The road to wine might have been unexpected, but it fit like a glove. “I was very much that person in university who changed their major a million times,” Decolongon continues. “Not only was wine a great distraction from an environment where I didn't really fit in, but it also turned out to be an intersection of so many things I was interested in, like science, art, flavor, gastronomy, and culture.”
Whether he’s guiding folks toward unexpected purchases at the shop or, more famously, making hilarious—not to mention super informative—videos on Instagram as @sommeligay, Decolongon is on a mission to queer the wine world in just about every way possible.
“I'm absolutely exhausted by the cis-straight-white male energy this industry carries,” he says. “It results in hyper-Eurocentric wine pairings, the snubbing of particular cultures and cuisines, unnecessary gatekeeping, and this excessively rigid way of thinking about wine and flavor.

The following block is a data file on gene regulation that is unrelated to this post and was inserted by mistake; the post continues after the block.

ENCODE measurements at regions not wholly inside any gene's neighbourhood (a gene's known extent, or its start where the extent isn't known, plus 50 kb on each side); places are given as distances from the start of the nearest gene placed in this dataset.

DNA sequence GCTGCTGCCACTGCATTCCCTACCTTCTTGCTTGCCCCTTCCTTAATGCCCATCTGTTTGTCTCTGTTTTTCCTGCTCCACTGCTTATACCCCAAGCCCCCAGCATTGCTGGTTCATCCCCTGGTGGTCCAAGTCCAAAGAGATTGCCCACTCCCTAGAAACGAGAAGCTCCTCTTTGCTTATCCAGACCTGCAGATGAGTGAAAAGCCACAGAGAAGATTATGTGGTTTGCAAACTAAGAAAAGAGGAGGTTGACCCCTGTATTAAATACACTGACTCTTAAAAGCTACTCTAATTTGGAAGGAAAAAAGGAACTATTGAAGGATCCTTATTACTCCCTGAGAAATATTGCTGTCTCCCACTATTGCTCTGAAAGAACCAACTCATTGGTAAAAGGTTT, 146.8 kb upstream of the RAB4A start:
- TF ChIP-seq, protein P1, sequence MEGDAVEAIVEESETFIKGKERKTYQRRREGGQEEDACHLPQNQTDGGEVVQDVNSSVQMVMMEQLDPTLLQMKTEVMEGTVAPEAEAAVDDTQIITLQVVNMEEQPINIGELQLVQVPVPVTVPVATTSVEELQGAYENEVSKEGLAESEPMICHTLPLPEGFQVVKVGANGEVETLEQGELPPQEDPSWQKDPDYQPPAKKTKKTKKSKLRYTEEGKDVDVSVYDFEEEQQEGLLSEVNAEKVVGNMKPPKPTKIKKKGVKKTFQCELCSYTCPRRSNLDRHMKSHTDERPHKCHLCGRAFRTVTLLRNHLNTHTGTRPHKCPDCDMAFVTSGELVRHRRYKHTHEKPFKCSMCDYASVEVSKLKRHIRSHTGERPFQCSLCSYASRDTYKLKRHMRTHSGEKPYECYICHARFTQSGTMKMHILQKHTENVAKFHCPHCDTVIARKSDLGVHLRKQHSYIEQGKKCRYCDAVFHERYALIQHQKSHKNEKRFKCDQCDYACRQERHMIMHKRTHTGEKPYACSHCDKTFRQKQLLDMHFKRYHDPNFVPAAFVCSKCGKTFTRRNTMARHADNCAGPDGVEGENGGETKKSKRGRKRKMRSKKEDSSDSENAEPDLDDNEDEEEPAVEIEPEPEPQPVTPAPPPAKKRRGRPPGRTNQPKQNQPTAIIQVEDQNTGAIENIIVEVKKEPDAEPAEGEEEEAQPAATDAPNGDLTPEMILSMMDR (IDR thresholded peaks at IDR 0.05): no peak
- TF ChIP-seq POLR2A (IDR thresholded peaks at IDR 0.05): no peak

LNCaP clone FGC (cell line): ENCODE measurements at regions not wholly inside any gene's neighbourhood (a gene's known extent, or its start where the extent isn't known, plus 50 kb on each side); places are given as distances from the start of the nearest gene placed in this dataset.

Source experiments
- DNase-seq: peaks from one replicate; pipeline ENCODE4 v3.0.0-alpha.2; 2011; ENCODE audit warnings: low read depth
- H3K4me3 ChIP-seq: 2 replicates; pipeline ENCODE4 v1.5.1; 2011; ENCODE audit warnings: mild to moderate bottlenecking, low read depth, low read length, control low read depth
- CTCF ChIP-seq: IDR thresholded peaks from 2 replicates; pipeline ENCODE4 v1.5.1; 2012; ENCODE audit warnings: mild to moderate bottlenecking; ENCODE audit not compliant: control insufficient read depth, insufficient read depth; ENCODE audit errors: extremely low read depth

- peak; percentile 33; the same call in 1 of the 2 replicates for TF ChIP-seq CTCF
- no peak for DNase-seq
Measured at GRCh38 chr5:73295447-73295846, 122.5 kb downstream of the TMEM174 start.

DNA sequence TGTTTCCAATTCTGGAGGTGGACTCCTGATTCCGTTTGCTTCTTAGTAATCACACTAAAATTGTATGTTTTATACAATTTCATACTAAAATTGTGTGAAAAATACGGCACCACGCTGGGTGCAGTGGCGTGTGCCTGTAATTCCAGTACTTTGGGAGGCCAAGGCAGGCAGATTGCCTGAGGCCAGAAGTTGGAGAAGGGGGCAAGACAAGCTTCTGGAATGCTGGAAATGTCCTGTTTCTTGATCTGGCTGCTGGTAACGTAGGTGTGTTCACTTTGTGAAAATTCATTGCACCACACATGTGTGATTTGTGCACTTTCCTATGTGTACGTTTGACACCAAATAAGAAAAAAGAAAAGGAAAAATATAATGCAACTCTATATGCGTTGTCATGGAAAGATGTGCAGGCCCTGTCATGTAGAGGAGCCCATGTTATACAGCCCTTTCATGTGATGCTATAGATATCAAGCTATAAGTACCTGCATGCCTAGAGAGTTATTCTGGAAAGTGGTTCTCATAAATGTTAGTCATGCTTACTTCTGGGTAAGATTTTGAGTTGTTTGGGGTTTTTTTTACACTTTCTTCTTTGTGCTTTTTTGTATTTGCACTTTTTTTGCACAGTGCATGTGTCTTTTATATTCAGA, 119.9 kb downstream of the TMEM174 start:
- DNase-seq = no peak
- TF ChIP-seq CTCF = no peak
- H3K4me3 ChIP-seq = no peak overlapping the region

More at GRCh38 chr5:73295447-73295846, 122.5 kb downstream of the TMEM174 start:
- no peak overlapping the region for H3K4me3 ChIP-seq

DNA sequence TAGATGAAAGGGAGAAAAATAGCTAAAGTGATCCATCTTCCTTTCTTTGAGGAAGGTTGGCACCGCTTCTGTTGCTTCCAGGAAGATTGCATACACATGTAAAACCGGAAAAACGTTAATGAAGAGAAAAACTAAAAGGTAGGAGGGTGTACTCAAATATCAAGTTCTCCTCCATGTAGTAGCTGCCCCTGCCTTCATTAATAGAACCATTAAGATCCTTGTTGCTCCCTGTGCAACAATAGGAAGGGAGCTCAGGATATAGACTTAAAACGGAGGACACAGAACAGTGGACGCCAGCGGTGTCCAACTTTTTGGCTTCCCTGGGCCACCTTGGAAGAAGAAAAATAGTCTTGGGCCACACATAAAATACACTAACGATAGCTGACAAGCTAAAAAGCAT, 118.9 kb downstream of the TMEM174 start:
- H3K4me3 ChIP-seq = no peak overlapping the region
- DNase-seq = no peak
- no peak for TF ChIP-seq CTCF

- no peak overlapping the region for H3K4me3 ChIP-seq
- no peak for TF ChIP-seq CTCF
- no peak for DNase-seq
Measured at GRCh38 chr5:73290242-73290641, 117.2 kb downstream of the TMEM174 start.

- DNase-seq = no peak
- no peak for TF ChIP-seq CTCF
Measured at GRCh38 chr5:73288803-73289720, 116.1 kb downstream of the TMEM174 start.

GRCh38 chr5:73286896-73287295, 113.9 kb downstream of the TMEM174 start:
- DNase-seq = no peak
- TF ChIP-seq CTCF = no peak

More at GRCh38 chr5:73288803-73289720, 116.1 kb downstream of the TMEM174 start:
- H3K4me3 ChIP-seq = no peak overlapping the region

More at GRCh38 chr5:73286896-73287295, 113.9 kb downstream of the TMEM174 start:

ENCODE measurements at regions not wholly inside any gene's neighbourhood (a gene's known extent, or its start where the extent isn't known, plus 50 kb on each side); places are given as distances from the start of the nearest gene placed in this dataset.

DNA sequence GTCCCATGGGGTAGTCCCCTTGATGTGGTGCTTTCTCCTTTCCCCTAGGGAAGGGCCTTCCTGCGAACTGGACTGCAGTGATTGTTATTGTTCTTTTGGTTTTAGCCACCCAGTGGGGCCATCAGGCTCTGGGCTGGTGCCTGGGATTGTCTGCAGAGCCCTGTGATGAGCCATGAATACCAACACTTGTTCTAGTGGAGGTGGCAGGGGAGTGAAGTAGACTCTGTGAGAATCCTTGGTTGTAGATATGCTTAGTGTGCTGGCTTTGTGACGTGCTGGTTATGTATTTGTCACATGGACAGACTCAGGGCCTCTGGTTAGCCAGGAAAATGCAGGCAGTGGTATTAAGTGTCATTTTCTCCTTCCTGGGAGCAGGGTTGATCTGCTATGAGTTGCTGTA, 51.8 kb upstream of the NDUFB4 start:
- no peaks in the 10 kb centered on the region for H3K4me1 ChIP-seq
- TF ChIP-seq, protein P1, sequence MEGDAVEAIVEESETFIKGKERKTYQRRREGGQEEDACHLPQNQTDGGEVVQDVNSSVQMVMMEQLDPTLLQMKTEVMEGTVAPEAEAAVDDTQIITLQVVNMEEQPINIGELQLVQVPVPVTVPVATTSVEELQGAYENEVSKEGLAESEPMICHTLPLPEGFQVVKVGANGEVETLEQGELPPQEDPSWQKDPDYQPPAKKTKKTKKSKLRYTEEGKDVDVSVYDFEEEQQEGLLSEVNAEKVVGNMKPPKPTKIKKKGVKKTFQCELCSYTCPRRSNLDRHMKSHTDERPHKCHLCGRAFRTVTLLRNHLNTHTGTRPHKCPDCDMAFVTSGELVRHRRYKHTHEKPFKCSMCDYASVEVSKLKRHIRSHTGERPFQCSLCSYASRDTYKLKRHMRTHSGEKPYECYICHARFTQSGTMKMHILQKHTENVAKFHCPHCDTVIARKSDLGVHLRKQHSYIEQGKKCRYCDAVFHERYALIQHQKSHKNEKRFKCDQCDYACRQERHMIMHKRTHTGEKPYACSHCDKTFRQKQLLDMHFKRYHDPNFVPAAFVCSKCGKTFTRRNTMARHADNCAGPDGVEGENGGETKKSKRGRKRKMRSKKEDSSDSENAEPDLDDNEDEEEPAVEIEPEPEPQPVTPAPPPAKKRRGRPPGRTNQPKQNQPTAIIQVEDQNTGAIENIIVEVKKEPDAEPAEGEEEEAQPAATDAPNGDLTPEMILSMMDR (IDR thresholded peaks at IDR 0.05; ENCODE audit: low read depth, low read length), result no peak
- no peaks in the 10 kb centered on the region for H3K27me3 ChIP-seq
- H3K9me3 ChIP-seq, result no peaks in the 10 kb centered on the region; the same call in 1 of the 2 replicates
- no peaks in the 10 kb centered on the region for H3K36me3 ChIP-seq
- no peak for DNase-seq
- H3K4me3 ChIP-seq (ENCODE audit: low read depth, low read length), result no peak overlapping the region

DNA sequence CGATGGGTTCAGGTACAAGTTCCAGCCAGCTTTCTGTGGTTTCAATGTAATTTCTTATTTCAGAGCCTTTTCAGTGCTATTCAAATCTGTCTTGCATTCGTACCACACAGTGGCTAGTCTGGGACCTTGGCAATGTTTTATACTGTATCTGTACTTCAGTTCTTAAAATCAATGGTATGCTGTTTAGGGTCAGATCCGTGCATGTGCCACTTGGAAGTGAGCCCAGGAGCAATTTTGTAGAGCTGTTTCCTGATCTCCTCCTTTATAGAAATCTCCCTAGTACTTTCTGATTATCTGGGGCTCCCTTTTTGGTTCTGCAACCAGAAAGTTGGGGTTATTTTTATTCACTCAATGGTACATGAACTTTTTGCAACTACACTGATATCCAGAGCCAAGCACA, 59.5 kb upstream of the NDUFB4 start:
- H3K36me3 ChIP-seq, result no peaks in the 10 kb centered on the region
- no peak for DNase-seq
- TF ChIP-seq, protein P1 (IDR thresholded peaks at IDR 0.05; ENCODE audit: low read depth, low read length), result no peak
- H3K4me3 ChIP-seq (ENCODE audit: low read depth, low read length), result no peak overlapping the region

“People go off about ‘ridiculous’ tasting notes—yes, let's make them ridiculous,” he says “Let’s compare wines to different ’90s heartthrobs or Lil Nas X songs. Tell me about how it reminds you of the hot alleyway asphalt of childhood summers. Tell me how it reminds you of tamarind, of calamansi, of arroz con gandules.”
That playfulness remains a constant thread throughout Decolongon’s work. He created his Instagram page, in part, to usher in potential wine-lovers who might otherwise feel ‘othered’ by the wine industry’s stuffy reputation. A sense of fun bubbles through every post, from a recent mashup of pop culture clips edited to describe different wine styles to a video riffing on the infamously tough Master Somm exam where Decologon compares a thin-skinned grape to “me in highschool.”
“In the world of stereotypical ‘gay’ jobs, pleasure-centric careers like drag queens, fashion designers, or museum curators, we never name the sommelier, the flavor analogue of such examples,” muses Decolongon. “Now, this might have to be a goal of mine.”